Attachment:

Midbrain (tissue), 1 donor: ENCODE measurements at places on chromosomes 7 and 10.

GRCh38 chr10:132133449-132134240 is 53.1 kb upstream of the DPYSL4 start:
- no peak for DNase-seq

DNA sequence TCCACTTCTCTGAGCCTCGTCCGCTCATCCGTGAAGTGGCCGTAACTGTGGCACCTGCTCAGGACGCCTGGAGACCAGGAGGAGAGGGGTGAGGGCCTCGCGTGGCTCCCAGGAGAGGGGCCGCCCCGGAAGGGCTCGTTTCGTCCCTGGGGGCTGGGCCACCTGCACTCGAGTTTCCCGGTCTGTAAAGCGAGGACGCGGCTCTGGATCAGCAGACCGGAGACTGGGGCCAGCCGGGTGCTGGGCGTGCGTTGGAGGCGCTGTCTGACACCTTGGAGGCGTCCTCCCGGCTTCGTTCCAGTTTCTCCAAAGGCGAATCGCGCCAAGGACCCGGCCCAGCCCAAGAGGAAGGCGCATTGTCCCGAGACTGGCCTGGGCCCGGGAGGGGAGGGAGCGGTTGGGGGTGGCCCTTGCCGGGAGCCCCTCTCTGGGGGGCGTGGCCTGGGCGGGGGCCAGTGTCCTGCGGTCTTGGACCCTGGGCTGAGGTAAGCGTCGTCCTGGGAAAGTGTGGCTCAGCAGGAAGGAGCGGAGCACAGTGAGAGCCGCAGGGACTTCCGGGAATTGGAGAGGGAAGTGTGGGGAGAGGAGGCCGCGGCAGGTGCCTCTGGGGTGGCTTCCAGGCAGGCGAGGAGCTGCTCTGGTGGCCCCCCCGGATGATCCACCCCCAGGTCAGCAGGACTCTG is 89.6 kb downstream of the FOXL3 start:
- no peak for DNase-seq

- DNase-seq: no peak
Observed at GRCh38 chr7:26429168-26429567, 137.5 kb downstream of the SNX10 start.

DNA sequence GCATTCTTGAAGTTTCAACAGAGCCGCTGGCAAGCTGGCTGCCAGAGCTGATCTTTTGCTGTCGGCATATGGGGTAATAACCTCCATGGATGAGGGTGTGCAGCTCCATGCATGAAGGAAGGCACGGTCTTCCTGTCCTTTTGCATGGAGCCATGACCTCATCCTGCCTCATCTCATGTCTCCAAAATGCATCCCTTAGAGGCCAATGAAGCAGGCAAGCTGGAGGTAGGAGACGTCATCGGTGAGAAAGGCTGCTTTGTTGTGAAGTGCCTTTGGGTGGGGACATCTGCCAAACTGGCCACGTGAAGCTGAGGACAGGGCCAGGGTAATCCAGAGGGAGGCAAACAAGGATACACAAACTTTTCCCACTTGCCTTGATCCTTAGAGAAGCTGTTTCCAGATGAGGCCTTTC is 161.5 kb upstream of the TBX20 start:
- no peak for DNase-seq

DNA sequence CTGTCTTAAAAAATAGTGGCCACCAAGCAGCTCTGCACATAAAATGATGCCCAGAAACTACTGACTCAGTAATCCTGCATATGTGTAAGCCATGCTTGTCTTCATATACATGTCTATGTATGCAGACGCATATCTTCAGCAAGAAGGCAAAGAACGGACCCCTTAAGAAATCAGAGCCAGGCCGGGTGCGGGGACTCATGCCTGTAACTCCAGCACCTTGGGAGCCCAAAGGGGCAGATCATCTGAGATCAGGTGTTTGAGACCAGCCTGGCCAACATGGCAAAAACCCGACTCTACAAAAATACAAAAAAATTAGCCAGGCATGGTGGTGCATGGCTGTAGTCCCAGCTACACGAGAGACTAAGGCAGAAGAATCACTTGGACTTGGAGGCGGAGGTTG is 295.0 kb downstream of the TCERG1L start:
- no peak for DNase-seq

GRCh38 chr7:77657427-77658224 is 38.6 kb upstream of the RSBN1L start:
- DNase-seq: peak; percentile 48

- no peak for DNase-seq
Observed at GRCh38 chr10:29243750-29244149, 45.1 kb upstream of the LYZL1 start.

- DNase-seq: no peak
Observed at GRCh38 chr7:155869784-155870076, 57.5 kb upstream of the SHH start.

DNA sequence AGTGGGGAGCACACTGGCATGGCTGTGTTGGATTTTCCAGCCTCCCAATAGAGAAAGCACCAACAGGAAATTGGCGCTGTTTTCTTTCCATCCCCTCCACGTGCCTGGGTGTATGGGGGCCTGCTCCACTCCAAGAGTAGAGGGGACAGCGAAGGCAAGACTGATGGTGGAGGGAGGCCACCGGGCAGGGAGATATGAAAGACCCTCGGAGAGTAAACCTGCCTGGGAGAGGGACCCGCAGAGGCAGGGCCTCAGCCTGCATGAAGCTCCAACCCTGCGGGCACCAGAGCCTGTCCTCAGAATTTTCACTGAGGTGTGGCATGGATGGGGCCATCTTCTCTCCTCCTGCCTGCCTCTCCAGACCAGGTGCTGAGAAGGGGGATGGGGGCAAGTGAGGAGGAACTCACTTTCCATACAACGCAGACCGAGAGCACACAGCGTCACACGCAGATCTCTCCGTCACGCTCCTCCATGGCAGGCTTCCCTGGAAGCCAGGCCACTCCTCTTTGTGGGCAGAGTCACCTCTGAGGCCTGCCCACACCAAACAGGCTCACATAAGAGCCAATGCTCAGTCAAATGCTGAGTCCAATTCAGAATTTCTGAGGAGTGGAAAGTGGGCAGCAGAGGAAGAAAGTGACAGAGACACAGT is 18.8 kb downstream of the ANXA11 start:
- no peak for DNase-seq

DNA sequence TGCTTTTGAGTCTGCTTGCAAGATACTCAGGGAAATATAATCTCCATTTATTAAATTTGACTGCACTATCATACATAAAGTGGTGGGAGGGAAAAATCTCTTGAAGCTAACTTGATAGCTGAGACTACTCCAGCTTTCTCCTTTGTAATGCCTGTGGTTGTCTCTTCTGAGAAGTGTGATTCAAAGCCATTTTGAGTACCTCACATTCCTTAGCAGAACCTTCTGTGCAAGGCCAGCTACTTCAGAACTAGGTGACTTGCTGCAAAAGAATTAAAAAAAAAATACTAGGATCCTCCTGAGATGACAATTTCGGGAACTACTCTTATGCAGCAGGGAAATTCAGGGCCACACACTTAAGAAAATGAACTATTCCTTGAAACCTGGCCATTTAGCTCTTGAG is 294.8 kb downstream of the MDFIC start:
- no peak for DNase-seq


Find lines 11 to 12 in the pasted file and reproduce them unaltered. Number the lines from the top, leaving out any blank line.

- no peak for DNase-seq

GRCh38 chr7:77657427-77658224 is 38.6 kb upstream of the RSBN1L start: